Vitamin D linked to MS progression
Researchers from the Harvard School of Public Health measured serum concentrations of 25-hydroxyvitamin D among a total of 465 participants in 18 European countries as well as Israel and Canada who were taking part in a clinical trial originally designed to look at the impact of early versus delayed interferon beta-1b treatment in those with a first event suggestive of MS.
The researchers found that higher levels of vitamin D in the first 12 months following this first event predicted slower progression of MS and reduced MS activity.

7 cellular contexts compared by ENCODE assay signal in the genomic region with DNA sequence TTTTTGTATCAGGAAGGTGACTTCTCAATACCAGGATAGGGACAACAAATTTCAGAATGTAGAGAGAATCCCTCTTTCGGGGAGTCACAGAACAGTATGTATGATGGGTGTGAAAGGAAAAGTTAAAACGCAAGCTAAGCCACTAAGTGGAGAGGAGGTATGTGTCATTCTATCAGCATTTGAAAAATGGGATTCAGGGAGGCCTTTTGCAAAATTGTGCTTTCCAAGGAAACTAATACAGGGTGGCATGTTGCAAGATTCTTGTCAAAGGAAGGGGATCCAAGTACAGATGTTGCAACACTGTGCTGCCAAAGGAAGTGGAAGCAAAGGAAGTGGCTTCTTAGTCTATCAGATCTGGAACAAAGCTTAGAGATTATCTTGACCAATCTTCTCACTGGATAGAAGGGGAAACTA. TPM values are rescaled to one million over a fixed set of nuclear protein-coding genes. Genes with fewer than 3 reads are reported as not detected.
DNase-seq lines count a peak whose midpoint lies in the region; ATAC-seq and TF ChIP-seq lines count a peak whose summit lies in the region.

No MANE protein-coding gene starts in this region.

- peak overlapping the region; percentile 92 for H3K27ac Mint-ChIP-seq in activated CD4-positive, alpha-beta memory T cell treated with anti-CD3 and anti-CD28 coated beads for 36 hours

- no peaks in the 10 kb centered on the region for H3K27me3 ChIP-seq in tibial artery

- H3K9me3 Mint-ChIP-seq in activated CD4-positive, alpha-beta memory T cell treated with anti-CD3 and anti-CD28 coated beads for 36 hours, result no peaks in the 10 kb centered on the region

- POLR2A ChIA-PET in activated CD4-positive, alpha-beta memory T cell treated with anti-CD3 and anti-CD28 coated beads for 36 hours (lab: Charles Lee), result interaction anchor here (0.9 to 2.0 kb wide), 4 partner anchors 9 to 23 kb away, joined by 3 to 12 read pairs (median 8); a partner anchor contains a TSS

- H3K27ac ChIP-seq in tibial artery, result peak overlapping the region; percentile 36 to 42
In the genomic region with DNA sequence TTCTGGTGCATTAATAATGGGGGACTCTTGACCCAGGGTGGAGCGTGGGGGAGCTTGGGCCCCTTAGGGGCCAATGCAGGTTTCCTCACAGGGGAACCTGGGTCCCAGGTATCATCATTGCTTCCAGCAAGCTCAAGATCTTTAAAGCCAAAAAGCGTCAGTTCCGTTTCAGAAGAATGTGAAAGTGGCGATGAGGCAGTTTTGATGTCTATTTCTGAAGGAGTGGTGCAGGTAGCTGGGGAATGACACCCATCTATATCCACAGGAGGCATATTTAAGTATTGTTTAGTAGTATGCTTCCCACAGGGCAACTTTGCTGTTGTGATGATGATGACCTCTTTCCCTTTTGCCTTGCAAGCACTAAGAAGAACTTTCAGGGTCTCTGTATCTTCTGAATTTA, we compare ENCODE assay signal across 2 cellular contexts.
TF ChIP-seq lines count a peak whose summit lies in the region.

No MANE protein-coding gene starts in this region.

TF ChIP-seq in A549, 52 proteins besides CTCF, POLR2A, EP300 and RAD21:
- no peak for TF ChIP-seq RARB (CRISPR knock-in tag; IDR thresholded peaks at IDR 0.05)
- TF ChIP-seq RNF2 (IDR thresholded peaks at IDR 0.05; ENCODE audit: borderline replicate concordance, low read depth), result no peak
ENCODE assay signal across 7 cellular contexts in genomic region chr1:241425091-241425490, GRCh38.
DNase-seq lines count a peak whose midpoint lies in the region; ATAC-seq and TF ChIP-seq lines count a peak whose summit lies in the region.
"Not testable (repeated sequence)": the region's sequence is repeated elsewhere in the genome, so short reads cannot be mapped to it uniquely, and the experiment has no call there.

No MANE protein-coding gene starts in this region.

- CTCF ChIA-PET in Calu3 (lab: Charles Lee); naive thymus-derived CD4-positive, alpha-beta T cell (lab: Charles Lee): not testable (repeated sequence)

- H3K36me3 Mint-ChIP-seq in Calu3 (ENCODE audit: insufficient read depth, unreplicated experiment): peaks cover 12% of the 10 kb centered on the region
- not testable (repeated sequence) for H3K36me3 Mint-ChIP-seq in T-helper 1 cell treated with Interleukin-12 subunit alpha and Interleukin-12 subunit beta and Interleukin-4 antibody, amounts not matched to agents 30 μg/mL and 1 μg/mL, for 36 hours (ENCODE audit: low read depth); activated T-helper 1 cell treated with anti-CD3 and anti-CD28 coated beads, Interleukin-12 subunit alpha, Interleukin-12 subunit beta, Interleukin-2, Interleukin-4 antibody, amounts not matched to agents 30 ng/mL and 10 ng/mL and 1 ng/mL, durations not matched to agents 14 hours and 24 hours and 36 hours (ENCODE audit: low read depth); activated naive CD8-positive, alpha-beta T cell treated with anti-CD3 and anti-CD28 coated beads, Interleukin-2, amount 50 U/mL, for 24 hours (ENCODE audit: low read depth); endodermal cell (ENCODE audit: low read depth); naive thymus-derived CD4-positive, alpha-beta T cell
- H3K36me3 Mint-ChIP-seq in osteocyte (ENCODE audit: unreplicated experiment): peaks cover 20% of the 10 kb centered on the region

The findings suggest supplements could be a simple treatment for newly diagnosed patients.
Vitamin D levels were measured at onset of symptoms and again at six, 12 and 24 months to account for seasonal differences and to minimise the possibility that lower vitamin D levels were a consequence rather than a cause of MS progression.
Patients were followed up for five years for clinical